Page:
Abra la puerta, por favor, quiero olvidar lo que es dolor
Que estoy chumando y…qué caray…ya voy entrando en humor.
Toda la noche pasaré junto a mi longa con amor
Aunque mañana lloraré mi soledad y mi amagor
Que estoy chumando y…qué caray….ya voy entrando en humor."

Open the door, señora, serve me a drink
Give me one, give me another until I get sloshed.
Open the door, please, I want to forget sadness
I’m getting drunk…too bad….I’m getting happy.

All night I spent making love to my girl
But tomorrow I’ll cry for my loneliness and bitterness
So I’m getting drunk…too bad….I’m getting happy.

FLOR de SANCAYO - Inti-Illimani - Peru (DIPAC VC 0703)
A huayno from Peru, sung in Aymara.

"A la chuimani ilnilhuahuay
San Juan puipuir upur cachmá
Jashan jashani, concor cayuni
Perdón mayiri cutcitantau
Ay, mi palomita, perdón mayiri cutcitantau."

CHAGRITA CAPRICHOSA - Inti-Illimani - Ecuador
Instrumental from Ecuador very nicely arranged by this Chilean group.

PASCUA LINDA - Inti-Illimani  - Peru
Another fine instrumental (the title means "Pleasant Easter"), this time from Peru.

LOS MAMONALES - Los Macondos - Venezuela
The feature of this tuneful pasaje from Venezuela is the conversation bwteen harp and singer

LA EQUIVOCA - Ariel Ramírez with Jaime Torres - Argentina
Well before Ramírez became world famous for his "MISSA CRIOLLA" ( a Mass set to Argentine folk rhythms) he was a celebrity for his playing of Argentine folkdances on piano. Jaime Torres is Argentina’s leading player of the charango (a small 10-stringed instrument made from the shell of an armadillo). This is a chacarera, a dance originating from the province of Santiago del Estero. It’s danced by couples and is one of the few Argentine dances in which the woman gets the chance to show off.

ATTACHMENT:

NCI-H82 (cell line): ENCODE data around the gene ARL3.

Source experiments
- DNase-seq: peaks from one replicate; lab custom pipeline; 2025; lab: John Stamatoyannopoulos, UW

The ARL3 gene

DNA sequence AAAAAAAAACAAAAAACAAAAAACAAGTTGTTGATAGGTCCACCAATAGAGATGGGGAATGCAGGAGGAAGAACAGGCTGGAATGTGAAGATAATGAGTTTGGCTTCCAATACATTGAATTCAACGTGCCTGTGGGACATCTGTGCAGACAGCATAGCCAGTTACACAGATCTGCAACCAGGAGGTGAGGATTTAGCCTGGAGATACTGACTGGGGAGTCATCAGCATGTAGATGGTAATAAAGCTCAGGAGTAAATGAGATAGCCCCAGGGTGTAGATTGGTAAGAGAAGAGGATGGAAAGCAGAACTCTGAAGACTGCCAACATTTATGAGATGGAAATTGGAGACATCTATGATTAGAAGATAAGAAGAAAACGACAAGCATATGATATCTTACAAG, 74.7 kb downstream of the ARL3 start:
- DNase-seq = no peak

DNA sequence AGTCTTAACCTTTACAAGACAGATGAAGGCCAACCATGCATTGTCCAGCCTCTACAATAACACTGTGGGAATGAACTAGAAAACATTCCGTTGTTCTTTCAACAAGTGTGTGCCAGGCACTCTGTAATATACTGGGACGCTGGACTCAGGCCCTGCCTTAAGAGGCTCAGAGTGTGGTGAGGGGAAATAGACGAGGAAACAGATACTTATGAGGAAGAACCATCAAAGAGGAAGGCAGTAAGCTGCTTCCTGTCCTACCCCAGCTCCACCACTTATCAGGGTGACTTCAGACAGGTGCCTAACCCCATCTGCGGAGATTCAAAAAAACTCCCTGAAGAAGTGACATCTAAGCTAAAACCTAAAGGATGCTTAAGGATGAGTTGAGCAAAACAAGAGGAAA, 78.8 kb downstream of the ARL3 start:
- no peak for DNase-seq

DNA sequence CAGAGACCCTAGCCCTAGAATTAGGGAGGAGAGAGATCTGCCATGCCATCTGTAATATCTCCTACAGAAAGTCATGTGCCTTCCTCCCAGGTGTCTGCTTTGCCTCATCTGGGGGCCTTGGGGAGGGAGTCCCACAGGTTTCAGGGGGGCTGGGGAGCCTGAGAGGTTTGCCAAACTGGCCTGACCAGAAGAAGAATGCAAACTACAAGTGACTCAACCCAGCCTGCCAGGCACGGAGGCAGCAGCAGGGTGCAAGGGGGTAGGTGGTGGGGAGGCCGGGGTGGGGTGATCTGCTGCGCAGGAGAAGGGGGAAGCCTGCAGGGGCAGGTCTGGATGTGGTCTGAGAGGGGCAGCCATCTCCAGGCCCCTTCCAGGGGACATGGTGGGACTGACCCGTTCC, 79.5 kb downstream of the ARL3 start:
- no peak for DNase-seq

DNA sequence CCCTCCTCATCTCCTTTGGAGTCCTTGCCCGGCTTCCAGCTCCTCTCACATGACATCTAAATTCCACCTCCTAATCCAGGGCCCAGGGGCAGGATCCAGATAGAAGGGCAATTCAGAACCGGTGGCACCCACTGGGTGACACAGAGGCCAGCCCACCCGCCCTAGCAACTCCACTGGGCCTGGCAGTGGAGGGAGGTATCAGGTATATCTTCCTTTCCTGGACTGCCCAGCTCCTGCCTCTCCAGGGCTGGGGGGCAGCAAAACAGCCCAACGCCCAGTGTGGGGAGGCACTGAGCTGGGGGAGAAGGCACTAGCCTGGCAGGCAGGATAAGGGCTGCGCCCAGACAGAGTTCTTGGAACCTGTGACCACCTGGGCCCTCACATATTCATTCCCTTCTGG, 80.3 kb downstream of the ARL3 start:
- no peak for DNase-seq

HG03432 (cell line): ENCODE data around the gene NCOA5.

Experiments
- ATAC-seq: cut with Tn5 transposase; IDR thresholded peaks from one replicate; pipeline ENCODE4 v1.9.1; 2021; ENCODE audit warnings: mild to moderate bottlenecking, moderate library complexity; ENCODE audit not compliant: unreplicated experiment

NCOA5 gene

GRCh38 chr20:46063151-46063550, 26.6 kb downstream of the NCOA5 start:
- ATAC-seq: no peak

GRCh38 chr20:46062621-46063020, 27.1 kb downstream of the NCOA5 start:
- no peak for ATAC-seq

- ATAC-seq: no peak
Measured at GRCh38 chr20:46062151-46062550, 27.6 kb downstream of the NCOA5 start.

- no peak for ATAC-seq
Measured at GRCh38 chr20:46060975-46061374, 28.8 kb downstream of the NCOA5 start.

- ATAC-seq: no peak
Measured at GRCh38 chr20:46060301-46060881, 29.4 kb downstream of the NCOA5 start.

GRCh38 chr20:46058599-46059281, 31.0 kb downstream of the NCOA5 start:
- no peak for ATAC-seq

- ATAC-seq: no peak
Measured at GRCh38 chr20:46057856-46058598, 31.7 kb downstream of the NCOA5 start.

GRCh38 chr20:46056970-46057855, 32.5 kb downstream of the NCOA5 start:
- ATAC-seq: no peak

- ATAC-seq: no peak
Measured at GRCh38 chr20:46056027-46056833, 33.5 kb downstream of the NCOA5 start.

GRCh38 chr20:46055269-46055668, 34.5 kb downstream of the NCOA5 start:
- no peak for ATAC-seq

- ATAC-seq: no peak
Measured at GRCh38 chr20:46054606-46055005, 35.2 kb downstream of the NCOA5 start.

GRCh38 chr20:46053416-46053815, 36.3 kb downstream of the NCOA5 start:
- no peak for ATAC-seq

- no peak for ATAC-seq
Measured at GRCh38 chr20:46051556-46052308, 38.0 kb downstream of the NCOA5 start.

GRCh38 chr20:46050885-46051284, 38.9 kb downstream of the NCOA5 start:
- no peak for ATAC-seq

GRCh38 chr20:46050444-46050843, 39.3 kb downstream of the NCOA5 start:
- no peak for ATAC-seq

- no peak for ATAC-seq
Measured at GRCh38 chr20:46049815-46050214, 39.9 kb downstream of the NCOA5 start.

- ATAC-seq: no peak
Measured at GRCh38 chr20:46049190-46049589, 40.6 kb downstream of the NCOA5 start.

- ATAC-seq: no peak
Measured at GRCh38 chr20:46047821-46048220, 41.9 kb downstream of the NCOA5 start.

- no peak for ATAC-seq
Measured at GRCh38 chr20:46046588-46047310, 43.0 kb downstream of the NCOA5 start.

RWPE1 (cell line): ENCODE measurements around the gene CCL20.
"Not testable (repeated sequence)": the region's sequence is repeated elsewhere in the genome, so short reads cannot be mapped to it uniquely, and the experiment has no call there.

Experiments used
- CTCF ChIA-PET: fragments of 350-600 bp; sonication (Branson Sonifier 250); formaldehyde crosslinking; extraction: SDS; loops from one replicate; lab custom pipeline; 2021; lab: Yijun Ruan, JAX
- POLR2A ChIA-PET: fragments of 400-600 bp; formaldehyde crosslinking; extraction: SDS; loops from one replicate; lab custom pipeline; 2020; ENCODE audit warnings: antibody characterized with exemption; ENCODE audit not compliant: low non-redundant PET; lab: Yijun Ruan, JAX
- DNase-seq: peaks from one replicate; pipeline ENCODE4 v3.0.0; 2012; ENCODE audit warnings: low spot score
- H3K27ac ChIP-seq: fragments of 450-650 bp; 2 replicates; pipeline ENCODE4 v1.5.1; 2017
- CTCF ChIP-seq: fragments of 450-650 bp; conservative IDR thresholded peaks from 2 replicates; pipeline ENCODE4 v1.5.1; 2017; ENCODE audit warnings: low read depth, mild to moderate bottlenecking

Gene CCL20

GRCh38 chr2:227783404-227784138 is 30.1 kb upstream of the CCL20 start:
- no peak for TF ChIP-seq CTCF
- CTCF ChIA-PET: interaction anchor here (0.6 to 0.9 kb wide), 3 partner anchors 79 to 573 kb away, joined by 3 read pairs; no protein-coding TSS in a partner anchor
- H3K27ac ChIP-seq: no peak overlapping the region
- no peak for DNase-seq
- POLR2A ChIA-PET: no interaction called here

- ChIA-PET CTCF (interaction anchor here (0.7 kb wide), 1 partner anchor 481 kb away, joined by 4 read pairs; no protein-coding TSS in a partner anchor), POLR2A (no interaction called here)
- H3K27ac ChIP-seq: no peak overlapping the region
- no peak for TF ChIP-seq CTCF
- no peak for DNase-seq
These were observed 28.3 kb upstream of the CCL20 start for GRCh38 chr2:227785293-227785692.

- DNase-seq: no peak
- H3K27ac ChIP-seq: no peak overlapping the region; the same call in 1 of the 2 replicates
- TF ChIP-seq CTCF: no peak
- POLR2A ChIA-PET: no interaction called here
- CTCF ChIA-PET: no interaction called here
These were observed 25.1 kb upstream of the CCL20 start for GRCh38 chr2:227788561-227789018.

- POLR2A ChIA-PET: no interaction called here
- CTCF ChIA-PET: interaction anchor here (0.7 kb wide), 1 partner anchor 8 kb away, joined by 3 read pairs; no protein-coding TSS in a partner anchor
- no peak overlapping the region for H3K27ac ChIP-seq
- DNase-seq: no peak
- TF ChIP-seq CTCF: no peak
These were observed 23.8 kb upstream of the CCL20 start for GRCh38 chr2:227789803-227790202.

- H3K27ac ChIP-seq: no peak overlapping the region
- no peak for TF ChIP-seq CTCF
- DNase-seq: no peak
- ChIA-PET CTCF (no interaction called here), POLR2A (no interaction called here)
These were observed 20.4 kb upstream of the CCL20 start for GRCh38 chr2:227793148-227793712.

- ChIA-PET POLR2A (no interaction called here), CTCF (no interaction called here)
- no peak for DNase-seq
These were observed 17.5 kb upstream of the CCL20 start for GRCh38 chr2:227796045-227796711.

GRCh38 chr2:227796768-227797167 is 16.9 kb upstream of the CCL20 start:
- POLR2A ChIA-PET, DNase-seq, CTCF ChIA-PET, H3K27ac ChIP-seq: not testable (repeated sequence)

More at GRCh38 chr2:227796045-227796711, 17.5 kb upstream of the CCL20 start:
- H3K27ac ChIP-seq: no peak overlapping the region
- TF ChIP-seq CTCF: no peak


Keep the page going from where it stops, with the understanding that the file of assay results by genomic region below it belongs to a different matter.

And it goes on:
FLOR de APURE - Adilia Castill0 - Venezuela (Barclay 86021)
A nice pasaje from Venezuela sung by one of that country’s best female singers. Apure is one of the United States of Venezuela and the name of one of its principal rivers.

LA LLUVIA - Alpamayo - Ecuador (EUCD 1184)
Very Ecuadorean instrumental. The wind instruments (quenas, zampoñas and rondadores) are great. The title means "Rain".

MI TERESA - Alirio Dìaz - Venezuela (HIFI R812)
This great classical guitarist always included Venezuelan music in his concerts. This song is in 5/4 time. Many people who try to work out 5/4 time do it like this: 1 2 3 4 5, 1 2 3 4 5, etc…In reality they’re doing SIX beats to the bar: 1 2 3 4 5 (&), 1 2 3 4 5 (&), etc….To do 5/4 time you must start on the second beat: 2 3 4 5 ONE, 2 3 4 5 ONE, haveyougotitNOW, haveyougotitNOW, etc….

HUAYNO de la ROCA - Los Incas - Bolivia (Philips 6332063)
Very well-known huayno from Bolivia. The huayno rhythm is CHICK-boomboom, CHICK-boomboom, etc. The "chick" is played on the rim of the drum. In Western music, the click-sound would be the weakest beat. In South American music, it is the strongest. In the Argentine chacarera, you could play the whole thing just on the clicks.

EL HUAQUERO - Lidia Tolara - Peru  (see
A song in the rhythm of the Peruvian marinera. Huaquero is a term originally of Peruvian origin now used throughout South America and Mesoamerica. The word "Huaca" in Quechua language of the Inca meant sacred place or temple. It had been corrupted into the Spanish-Quechua verb "huaquear", or "to rob graves". Individuals who plunder ancient graves (huacas) were called "los huaqueros".

HERMANOCHAY - Inti-Illimani - Peru
Peruvian song sung in Quechua by this Chilean group.

SOY de ARBOLITO - Los Cantores de Quilla Huasi - Argentina (Philips P-13911-L)
This is in the rhythm of the huella. "Una huella" means "a track", but in the speech of the Argentine gaucho it means the tracks left in the grass of the pampa by a wagon. The pampa stretches from horizon to horizon like a flat sea of grass. You can go all day without seeing another human being, so when the gaucho comes across a huella he is happy that someone else has recently passed that way. Maybe if he follows the trail, he’ll catch up with them and spend the night round the camp fire exchanging songs and tales and sipping maté tea.

"Yo no soy de estos pagos, soy de Arbolito
Lugar de mis amores, pueblo chiquito.
Es un pueblo chiquito, como les digo
Y aunque me encuentre lejos, nunca lo olvido.